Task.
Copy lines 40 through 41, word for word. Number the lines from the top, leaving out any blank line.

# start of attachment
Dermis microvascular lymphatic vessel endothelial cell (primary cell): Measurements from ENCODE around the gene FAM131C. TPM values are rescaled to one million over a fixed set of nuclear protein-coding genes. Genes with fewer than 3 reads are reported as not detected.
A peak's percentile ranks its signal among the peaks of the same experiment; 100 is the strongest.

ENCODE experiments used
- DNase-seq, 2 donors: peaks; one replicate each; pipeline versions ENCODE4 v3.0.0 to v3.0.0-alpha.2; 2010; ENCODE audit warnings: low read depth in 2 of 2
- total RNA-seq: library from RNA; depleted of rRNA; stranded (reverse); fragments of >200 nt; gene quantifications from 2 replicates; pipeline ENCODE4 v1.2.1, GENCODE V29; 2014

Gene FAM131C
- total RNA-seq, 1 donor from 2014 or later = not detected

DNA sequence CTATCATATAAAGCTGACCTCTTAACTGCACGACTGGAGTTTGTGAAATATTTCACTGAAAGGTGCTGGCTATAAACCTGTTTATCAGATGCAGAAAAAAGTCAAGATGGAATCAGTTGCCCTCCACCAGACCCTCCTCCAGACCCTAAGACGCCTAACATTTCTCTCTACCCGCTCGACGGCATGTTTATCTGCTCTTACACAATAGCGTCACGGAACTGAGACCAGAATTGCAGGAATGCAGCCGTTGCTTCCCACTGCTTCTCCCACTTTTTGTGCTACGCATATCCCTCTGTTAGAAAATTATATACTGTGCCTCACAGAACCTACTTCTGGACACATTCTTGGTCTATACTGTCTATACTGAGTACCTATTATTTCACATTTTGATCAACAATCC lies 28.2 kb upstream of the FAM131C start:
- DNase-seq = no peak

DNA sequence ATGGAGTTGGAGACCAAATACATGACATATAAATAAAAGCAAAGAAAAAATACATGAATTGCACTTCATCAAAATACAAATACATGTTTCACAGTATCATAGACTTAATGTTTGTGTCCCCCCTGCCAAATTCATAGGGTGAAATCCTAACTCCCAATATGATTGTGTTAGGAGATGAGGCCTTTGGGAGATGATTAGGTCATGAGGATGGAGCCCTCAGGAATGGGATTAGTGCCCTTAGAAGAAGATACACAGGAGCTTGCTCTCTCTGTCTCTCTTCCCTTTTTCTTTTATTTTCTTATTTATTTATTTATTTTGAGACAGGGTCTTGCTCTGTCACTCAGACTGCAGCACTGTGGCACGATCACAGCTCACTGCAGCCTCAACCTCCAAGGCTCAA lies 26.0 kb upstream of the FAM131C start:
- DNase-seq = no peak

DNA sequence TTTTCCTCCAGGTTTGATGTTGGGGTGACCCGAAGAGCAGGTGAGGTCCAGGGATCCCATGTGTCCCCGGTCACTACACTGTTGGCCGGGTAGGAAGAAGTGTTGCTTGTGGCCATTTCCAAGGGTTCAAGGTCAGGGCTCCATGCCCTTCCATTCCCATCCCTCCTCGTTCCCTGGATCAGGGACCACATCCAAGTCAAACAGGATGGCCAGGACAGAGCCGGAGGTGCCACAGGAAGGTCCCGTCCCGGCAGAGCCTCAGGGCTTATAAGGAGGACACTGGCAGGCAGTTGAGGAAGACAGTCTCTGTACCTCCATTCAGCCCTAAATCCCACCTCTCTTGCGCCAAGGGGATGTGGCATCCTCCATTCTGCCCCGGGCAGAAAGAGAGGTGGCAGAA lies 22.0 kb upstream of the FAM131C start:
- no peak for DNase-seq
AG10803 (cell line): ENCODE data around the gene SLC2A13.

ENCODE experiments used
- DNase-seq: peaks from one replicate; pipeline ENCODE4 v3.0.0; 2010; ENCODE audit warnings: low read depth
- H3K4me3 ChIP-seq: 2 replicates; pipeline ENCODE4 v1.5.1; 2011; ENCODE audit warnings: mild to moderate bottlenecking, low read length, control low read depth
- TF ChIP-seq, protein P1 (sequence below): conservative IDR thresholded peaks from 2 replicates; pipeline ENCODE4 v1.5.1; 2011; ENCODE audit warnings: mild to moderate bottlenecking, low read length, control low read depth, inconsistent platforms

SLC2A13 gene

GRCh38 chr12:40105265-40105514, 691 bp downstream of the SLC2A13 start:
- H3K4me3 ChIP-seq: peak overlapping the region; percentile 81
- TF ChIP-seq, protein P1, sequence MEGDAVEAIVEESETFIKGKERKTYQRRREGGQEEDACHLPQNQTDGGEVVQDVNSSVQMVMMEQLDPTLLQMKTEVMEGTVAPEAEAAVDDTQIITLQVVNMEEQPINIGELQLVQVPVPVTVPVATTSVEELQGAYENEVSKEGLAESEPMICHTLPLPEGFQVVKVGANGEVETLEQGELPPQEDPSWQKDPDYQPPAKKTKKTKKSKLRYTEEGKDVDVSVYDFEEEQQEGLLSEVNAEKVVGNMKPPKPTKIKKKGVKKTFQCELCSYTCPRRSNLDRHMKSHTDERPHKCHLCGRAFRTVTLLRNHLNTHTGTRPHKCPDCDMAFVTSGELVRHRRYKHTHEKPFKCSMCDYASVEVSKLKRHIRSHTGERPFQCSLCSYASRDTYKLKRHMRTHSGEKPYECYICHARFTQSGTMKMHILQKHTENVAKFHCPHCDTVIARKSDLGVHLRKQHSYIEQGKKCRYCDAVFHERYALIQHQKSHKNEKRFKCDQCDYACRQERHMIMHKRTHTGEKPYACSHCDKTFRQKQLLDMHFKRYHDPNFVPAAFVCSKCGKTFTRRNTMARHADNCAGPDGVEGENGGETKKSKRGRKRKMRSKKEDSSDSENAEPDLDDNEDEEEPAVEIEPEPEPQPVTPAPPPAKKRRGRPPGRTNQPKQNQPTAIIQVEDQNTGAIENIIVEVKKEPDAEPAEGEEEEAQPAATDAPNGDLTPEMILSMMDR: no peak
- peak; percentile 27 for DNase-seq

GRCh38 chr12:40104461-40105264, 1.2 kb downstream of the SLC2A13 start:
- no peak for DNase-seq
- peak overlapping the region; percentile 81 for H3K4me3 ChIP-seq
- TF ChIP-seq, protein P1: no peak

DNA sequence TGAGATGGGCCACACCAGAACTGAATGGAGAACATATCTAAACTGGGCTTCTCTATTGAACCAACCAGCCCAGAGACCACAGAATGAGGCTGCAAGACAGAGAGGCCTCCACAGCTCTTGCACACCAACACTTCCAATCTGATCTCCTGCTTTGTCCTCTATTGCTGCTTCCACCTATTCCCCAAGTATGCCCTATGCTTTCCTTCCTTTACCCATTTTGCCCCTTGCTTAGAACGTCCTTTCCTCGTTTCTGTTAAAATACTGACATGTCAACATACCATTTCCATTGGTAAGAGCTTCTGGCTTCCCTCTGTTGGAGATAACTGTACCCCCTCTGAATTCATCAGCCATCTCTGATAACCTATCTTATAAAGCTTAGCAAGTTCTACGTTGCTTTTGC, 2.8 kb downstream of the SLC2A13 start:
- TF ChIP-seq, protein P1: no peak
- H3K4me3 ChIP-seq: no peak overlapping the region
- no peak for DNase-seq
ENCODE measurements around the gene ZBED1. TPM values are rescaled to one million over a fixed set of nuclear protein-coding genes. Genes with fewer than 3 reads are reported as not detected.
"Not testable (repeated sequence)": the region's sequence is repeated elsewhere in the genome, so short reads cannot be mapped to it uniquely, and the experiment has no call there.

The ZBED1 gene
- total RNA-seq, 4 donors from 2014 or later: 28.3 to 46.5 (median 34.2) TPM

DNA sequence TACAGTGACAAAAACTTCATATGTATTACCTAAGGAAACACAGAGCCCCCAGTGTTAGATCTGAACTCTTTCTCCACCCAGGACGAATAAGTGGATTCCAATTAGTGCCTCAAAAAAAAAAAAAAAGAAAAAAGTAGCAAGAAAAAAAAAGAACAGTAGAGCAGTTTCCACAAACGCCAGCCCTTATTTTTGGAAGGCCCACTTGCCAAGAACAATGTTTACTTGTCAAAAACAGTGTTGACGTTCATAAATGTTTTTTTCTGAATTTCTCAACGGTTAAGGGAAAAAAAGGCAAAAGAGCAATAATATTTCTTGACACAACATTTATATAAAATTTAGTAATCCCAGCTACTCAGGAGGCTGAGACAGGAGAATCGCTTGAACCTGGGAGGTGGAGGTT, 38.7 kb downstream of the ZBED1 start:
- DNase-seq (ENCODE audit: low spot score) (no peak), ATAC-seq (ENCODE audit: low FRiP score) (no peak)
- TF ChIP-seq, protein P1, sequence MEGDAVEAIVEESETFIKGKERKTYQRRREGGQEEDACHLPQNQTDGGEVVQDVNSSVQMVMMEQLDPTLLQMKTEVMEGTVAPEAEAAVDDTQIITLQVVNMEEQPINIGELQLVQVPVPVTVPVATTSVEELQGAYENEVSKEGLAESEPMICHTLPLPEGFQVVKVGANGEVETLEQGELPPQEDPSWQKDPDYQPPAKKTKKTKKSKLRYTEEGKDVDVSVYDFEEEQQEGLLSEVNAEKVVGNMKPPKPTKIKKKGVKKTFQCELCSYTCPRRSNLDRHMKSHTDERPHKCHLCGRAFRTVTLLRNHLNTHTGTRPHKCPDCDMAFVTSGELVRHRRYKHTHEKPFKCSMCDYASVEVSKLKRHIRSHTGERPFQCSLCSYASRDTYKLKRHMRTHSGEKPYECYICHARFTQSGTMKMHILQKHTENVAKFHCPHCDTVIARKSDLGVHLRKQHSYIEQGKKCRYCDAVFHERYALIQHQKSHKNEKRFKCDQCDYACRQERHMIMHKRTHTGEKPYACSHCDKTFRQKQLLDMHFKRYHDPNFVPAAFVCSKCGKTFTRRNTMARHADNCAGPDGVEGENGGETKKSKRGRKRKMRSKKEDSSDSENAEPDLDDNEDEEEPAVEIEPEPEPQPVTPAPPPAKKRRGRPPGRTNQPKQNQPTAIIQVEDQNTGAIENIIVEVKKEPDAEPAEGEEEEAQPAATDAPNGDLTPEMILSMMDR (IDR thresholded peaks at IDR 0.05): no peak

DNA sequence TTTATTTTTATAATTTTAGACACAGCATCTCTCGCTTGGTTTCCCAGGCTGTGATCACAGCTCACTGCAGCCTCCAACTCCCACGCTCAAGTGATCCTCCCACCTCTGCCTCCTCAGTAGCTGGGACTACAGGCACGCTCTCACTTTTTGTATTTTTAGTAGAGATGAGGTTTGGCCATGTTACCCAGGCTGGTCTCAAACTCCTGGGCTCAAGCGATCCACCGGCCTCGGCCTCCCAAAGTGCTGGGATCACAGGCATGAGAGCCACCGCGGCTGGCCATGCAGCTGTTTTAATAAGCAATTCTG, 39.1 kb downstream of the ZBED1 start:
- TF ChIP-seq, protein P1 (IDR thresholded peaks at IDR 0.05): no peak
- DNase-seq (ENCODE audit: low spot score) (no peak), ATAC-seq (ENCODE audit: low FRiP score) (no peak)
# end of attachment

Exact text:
- TF ChIP-seq, protein P1 (IDR thresholded peaks at IDR 0.05): no peak
- DNase-seq (ENCODE audit: low spot score) (no peak), ATAC-seq (ENCODE audit: low FRiP score) (no peak)